Swings in Commercial and Residential Land Prices in the United States

August 16, 2012

All types of economic activity require land.  This requirement is obvious in industries such as farming and construction, but all other forms of commerce ultimately need land as well because workers, equipment and buildings must be located somewhere. Consequently, the price of land is a crucial economic consideration, especially in a country with a ravaged housing market, say Joseph B. Nichols of the Federal Reserve Board, Stephen D. Oliner of the American Enterprise Institute, and Michael R. Mulhall of J.P. Morgan Chase.

In studying this crucial resource, researchers Bostic, Longhofer and Redfearn established in 2007 the land leverage hypothesis, which holds that home prices and commercial property prices will be more volatile, all else equal, in areas where land represents a relatively large share of real estate value. That is to say, land prices are more volatile than the prices for the structures that reside on the land.

Exploring this hypothesis, Nichols, Oliner and Mulhall studied a dataset consisting of 180,000 land transactions in 23 metropolitan areas (MSAs) from the mid- or late 1990s through mid-2011.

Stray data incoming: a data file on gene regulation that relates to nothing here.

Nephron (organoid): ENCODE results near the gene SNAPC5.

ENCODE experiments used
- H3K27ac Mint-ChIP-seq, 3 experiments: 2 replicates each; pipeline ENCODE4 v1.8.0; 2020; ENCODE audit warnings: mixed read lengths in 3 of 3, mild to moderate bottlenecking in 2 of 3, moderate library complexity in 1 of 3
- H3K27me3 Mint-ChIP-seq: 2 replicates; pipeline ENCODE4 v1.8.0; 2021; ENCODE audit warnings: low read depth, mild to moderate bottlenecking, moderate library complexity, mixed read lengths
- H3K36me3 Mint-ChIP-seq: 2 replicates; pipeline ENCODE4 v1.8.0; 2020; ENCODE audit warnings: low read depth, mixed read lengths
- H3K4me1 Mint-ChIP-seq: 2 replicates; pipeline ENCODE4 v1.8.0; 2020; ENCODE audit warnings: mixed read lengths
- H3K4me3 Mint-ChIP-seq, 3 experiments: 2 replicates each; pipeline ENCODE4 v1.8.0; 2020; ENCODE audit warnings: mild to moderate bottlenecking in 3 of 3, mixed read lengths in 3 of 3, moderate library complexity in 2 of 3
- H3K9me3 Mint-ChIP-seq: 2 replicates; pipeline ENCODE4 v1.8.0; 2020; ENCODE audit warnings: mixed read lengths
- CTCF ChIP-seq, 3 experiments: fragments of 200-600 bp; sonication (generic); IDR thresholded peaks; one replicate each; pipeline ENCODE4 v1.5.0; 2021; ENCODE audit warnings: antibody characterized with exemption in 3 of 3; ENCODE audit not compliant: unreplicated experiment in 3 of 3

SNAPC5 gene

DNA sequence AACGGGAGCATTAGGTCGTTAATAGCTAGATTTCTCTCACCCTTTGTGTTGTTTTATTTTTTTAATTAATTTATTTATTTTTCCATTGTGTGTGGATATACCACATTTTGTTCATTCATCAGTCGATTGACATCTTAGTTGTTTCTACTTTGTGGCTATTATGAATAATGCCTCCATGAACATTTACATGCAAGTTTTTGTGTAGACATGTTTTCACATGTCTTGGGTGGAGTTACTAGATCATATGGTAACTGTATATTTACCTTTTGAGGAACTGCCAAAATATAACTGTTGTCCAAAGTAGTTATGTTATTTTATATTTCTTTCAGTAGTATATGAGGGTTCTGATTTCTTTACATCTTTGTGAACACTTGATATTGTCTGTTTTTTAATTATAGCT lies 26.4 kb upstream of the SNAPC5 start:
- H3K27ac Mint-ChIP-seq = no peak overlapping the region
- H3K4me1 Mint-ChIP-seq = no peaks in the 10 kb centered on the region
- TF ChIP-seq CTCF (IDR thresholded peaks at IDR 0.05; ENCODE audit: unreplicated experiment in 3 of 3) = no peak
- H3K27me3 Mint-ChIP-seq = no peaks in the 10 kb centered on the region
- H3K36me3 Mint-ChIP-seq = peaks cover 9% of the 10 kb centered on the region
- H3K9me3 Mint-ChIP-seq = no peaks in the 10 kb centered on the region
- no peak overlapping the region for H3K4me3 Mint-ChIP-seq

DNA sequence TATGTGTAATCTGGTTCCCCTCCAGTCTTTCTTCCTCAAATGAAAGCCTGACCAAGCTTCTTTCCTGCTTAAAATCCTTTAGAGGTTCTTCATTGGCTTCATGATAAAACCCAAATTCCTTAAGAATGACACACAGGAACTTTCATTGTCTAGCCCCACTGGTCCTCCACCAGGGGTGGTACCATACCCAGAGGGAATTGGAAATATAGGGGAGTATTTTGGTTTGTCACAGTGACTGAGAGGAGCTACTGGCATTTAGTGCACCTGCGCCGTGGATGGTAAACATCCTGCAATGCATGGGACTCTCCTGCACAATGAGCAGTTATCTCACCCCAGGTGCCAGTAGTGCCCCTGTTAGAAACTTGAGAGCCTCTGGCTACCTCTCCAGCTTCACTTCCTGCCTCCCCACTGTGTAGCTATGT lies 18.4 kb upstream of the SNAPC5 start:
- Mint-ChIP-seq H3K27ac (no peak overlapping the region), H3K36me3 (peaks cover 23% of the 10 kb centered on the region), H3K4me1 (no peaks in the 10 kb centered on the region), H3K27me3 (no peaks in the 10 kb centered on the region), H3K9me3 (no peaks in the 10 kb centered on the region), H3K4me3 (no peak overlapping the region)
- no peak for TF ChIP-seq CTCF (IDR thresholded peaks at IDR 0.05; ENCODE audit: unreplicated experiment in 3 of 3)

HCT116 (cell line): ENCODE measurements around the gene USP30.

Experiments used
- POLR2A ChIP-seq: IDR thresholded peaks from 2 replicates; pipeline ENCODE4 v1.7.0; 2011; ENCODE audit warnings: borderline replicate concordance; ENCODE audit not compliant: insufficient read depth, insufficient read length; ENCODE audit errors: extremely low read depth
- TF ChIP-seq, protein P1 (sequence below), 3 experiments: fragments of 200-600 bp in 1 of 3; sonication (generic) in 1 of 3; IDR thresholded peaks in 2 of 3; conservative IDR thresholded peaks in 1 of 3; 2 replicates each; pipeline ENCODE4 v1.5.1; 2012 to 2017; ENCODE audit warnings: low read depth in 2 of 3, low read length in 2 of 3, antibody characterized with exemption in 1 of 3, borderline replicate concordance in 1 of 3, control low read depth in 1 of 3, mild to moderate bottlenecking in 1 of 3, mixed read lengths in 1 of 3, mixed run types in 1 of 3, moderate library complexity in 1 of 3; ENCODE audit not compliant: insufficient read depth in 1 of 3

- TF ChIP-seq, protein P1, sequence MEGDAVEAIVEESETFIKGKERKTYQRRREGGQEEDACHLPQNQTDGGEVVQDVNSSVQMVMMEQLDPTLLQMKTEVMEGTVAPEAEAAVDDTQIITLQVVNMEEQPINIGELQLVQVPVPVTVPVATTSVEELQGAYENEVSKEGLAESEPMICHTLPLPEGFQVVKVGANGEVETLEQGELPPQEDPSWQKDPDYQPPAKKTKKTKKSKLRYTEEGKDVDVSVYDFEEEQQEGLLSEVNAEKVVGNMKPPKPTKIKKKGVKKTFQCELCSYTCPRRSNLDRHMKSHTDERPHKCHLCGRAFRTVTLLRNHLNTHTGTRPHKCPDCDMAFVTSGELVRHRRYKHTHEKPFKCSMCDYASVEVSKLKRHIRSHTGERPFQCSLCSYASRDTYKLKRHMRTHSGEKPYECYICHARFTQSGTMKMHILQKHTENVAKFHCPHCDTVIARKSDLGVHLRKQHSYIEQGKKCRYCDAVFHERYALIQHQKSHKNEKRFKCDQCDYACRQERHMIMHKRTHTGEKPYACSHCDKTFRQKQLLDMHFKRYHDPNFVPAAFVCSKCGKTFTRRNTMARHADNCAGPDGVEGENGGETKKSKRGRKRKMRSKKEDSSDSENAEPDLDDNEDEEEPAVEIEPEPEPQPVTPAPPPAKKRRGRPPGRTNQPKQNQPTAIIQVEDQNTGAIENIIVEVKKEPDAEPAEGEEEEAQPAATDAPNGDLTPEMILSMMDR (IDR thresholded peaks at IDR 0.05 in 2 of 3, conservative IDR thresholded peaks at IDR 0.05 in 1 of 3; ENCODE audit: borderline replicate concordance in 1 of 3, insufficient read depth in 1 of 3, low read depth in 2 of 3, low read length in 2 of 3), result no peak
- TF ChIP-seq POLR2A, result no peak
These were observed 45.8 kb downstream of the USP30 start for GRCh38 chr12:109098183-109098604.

• They find that land prices trended up at a moderate pace from 1995 until about 2002 and then accelerated sharply.
  • From the second half of 2002 to the second half of 2006, their composite index of residential and commercial land prices for the 23 MSAs as a group jumped nearly 135 percent, with even larger increases in the MSAs along the East Coast and in the far West.
  • However, prices tumbled over the next few years: as of mid-2011, the composite index had fallen more than 50 percent from its peak.

The ups and downs in the aggregate land price indexes since 2002 outstrip those for well-known national indexes of home prices and commercial real estate prices.  Because those indexes price a bundle of land and structures, this comparison implies that land prices have been more volatile than structure prices over this period.

The results in this paper imply that residential land prices have been more variable than the prices of housing structures, supporting the aforementioned hypothesis.  The same pattern holds qualitatively for the commercial sector, where land prices rose and then fell roughly one and half times as much as measures of property prices.

Source: Joseph B. Nichols, Stephen D. Oliner and Michael R. Mulhall, "Swings in Commercial and Residential Land Prices in the United States," American Enterprise Institute, June 2012.

 

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